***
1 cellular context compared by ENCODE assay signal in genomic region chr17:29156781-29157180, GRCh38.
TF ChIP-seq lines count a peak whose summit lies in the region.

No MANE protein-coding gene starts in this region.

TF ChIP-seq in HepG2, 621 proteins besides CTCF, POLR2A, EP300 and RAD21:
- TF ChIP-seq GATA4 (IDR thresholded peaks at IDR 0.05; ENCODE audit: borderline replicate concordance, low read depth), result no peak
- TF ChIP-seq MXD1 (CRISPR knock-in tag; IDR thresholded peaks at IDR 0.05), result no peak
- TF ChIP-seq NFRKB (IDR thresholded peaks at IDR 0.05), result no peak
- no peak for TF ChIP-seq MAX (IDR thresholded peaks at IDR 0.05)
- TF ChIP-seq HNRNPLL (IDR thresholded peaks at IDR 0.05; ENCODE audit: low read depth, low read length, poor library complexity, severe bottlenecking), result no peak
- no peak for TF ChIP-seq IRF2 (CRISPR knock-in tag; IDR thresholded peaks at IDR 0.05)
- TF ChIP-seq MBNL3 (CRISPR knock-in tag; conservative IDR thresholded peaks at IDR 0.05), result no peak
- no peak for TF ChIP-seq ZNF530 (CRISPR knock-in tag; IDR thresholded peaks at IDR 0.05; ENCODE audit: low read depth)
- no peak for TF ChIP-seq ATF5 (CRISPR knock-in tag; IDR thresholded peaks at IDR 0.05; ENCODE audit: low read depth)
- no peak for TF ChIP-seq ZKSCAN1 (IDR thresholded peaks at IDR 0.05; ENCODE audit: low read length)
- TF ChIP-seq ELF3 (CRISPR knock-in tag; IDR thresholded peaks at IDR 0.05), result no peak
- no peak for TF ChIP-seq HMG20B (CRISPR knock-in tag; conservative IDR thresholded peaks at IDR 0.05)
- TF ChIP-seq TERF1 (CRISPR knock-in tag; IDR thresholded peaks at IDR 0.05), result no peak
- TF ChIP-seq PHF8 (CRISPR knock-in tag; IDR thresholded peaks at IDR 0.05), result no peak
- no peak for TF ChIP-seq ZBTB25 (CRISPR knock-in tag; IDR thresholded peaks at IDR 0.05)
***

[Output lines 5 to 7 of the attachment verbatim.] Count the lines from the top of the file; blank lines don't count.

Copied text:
- TF ChIP-seq GATA4 (IDR thresholded peaks at IDR 0.05; ENCODE audit: borderline replicate concordance, low read depth), result no peak
- TF ChIP-seq MXD1 (CRISPR knock-in tag; IDR thresholded peaks at IDR 0.05), result no peak
- TF ChIP-seq NFRKB (IDR thresholded peaks at IDR 0.05), result no peak